Daily Cigarette Use - For those persons who reported smoking every day in the past month, there was a trend for younger persons to be more likely to smoke daily than older persons. Figure 2.5 presents the percent of each age group that reported daily smoking in the past month. The majority of persons smoking every day report smoking at least 1 pack per day. Figure 2.6 presents the average number of cigarettes smoked per day by those who reported daily smoking. There were some minor differences in the percent of persons who reported smoking every day by race. Figure 2.7 presents the percent of daily smokers by race.

Figure 2.5: Percent of age group that smoked cigarettes every day over the past month (question B4)

Figure 2.6: Average number of cigarettes smoked per day reported by adults who smoked every day over the past month (question B5)

Figure 2.7: Percent of adults who reported smoked cigarettes every day over the past month by race (question B5)

The percent of persons who reported cigarette smoking daily was lower for persons who reported higher household incomes. Persons who reported a household income of $90,000 or more for the previous year were significantly less likely to smoke daily than all other income ranges. Figure 2.8 presents the percent of persons who reported daily smoking by household income range.

Figure 2.8: Percent of adults who smoke cigarettes daily by household income range (question B5)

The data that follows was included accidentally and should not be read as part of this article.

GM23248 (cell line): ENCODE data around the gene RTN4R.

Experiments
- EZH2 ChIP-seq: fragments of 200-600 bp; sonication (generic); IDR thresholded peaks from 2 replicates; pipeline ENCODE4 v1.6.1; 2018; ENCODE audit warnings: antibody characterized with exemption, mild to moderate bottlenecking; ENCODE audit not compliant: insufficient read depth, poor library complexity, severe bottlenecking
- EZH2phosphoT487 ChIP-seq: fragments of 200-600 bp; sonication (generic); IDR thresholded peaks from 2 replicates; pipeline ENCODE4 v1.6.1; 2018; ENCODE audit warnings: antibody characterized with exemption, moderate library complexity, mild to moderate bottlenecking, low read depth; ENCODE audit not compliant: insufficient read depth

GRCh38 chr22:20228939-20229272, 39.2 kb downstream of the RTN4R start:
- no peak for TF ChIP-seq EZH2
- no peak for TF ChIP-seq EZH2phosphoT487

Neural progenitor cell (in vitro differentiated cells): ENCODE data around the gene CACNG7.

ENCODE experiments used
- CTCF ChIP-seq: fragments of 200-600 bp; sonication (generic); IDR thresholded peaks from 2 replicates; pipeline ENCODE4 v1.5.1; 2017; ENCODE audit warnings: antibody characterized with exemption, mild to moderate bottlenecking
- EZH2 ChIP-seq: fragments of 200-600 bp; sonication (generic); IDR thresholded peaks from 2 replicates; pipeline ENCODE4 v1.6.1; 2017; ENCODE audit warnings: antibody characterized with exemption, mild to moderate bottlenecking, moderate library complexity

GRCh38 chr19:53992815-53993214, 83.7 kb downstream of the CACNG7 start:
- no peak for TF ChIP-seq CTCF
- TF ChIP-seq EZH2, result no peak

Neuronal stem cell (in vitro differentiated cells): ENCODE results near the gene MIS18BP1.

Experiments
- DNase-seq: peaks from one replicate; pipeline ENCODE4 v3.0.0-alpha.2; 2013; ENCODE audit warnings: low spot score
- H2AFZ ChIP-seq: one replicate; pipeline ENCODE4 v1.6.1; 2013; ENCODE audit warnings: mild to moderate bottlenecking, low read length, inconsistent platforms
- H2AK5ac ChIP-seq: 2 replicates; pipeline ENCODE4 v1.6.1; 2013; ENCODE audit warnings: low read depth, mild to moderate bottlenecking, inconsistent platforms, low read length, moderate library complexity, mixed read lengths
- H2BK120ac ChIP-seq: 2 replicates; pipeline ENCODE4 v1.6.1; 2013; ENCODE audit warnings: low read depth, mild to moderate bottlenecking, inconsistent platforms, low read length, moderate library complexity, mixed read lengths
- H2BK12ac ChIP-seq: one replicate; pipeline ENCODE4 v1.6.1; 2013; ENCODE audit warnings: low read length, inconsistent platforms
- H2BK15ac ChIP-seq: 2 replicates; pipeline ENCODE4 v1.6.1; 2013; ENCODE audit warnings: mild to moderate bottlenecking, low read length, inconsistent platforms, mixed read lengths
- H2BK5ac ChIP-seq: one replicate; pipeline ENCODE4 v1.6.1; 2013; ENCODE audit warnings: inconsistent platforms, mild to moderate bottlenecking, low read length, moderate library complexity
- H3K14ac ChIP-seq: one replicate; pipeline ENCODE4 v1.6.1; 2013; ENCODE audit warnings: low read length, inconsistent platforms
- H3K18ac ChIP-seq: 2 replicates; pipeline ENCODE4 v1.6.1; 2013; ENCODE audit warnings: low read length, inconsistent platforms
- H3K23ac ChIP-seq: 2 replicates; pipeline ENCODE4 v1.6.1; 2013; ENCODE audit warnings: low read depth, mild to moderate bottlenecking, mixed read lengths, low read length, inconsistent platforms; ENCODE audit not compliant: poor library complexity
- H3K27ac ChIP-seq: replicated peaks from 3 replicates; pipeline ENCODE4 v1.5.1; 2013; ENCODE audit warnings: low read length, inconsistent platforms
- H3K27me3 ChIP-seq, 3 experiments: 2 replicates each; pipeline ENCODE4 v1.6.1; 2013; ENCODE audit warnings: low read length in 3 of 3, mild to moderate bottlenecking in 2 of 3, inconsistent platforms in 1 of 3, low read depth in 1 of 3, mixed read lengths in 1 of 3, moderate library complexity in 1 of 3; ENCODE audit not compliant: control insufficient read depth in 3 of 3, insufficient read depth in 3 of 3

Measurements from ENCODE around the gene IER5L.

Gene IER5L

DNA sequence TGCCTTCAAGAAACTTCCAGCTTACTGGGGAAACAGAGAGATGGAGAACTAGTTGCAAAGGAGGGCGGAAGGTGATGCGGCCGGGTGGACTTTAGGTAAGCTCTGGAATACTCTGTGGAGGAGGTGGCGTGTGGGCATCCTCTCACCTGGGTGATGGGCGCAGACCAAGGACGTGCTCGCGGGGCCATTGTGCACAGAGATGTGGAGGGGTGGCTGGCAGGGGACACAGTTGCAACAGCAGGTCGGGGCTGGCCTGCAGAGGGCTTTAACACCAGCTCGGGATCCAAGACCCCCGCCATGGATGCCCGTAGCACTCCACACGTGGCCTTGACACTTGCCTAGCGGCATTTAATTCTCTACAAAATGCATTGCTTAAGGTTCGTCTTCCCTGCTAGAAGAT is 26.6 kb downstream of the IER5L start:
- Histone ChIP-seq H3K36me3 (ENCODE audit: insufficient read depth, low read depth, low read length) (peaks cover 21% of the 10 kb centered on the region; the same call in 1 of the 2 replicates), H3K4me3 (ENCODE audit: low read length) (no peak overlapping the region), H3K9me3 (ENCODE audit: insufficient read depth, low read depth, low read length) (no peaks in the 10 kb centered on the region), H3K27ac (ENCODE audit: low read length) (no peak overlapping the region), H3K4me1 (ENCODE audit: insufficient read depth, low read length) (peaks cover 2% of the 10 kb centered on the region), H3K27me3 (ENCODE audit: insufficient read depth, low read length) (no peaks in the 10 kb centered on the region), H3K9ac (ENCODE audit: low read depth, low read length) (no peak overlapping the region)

The percent of persons who reported daily smoking over the past month was generally lower for persons with more education. Persons who attended or completed graduate school reported a significantly lower percentage of daily smokers than those who have not attended graduate school. Figure 2.9 presents the percent of persons who reported daily smoking over the past 30 days by highest level of education attained.

For this report, highest level of education attained includes persons who attended but did not complete that level of education. For example, persons who dropped out of high school are included with persons who graduated high school but never attended college.

Figure 2.9: Percent of adults who smoked cigarettes daily over the past 30 days by highest level of education attained (question B5)

Other Tobacco Adult males used other forms of tobacco significantly more than adult females. Figure 2.10 presents the percent of adults in Kentucky who used other forms of tobacco in the past year. Table 2.5 presents the estimated number of adult Kentuckians who used other forms of tobacco in the past year.

Figure 2.10: Percent of adults who used other forms of tobacco within the past 12 months (question B6)

Table 2.5: Estimated number of adult Kentuckians who used other forms of tobacco within the past 12 months (question B6)

Smokeless Tobacco

Cigar

Pipe

220,623

287,022

65,899


2004 Report Section Quick Links

Executive Summary * Purpose, Objectives, & Methods * Demographics * Nicotine * Alcohol * Marijuana
Other Drugs * DSM-IV-TR Criteria * Treatment Utilization * Physical & Mental Health * Treatment Need
1999 Report Comparison * Regional Comparison * Jefferson & Fayette Counties * Concluding Remarks